Sunday, January 6, 2008
Source says Jones will sign $10 million deal to coach SMU
By Joe Schad ESPN.com
SMU was close to finalizing the details of a contract for Hawaii coach June Jones and he was expected to be introduced at a news conference as soon as Monday, a source close to the situation said Sunday afternoon.
If the deal goes through, Jones' contract is expected to be for five years at close to $2 million per year. The deal is expected to be booster-funded. SMU athletic director Steve Orsini reportedly has sold as many as 20 boosters on the concept of donating as much as $100,000 per year for five years.
But Jones' agent Leigh Steinberg said that no decision had been reached as of early Monday morning. Hawaii had made another pitch to Jones that included a raise and promises to upgrade facilities. The coach had also been inundated with pleas from many associated the Hawaii program to stay.
Jones, who flew to Dallas on Saturday, would bring an exciting offense and instantly make nearly twice as much as any other coach in Conference USA.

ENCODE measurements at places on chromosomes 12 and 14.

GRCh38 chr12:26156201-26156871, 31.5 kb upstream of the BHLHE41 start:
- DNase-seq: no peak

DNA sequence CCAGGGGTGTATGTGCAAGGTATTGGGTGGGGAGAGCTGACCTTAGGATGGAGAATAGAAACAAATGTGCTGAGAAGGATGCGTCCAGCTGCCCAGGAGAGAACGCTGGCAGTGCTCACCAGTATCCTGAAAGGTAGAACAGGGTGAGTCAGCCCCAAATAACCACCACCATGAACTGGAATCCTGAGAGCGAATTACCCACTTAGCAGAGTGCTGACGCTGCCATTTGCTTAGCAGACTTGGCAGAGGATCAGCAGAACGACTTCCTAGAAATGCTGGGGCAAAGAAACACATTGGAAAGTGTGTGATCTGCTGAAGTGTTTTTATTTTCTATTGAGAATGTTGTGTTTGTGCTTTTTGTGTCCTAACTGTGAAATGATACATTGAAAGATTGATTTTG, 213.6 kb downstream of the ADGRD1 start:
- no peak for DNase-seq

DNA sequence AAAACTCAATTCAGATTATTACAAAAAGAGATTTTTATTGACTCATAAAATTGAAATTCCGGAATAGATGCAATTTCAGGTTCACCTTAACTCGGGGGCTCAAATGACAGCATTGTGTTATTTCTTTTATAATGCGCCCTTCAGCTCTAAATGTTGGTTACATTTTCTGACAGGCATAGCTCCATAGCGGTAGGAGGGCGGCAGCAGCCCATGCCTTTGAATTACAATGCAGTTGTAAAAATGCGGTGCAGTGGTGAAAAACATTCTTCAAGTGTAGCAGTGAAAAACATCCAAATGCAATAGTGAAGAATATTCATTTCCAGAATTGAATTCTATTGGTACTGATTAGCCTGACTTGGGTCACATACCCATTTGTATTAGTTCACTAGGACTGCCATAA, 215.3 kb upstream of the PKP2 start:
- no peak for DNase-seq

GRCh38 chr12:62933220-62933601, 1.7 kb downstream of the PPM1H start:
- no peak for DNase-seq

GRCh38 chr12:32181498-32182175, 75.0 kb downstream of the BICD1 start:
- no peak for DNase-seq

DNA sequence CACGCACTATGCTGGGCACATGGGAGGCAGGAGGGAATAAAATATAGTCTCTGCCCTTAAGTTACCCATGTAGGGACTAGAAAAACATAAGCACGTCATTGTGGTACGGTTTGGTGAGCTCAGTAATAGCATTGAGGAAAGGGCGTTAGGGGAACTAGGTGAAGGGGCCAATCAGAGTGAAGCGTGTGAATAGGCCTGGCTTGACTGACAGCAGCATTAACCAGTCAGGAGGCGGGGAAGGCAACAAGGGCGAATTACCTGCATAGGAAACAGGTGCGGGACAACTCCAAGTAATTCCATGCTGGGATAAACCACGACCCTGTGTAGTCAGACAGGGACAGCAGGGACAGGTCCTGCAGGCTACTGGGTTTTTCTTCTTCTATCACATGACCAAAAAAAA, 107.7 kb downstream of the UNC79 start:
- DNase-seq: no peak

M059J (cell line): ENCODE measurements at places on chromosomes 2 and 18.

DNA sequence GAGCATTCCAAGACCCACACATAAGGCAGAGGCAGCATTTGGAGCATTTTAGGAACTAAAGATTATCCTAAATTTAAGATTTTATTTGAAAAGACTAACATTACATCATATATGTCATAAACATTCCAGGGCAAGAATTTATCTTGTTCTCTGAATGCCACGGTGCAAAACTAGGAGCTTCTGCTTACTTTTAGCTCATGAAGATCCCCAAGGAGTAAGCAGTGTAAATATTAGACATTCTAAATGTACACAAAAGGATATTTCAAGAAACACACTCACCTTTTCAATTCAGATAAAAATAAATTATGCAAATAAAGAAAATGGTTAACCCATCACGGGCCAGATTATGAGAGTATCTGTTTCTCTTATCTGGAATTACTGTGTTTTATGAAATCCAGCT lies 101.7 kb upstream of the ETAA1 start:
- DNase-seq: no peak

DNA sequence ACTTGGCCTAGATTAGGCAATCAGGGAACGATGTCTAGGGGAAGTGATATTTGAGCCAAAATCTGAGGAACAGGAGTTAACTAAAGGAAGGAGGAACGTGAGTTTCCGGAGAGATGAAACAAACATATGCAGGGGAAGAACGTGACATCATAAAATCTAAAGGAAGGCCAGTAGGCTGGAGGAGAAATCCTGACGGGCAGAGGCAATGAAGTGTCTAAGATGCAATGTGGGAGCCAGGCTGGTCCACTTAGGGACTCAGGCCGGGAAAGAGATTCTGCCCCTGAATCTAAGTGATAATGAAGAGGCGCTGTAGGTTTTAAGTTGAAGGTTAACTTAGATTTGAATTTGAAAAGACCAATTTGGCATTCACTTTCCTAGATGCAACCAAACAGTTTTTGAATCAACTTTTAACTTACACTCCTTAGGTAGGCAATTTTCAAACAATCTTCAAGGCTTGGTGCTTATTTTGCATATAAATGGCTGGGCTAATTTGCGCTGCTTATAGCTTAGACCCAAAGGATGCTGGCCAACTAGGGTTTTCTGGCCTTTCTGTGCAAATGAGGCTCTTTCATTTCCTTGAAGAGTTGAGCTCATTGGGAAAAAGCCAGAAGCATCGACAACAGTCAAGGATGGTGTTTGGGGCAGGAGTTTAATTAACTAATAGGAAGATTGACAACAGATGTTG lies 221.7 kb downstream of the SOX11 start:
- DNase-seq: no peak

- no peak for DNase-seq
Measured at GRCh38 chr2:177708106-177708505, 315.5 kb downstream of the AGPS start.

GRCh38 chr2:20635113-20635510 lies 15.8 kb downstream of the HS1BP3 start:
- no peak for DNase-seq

A number of media outlets have reported that Jones has resigned as Hawaii's football coach.
Kent Untermann, a former Hawaii player and member of Na Koa, the school's booster club, told KHNL that Jones was leaving because of frustration with how the athletic department was run, not because he felt his salary was too low.
The Honolulu Advertiser, citing Jones' friend Al Souza, reported that Jones resigned Saturday morning.
Steinberg, said that
wasn't exactly the case.
"As of now, the process is ongoing," Steinberg said. "He
hasn't accepted SMU; he hasn't accepted Hawaii."
The school and Jones have not made an official announcement.
Jones earned $800,016 a year under a five-year contract with Hawaii that expires June 30.
A new deal would make him the highest-paid coach in the Western Athletic Conference. ESPN has learned that the base salary would start at $1.5 million per year.
Hawaii would not say how much it offered Jones. But figures provided by the university show Fresno State's Pat Hill, who earns an annual salary of $1,229,996, is the highest-paid WAC coach.
Hawaii athletic director Herman Frazier said he asked Jones to call him before deciding on SMU's offer.
Hawaii finished this season 12-0 before losing to Georgia in the Sugar Bowl -- the school's first bowl appearance on the mainland since 1992.
The Associated Press contributed to this report.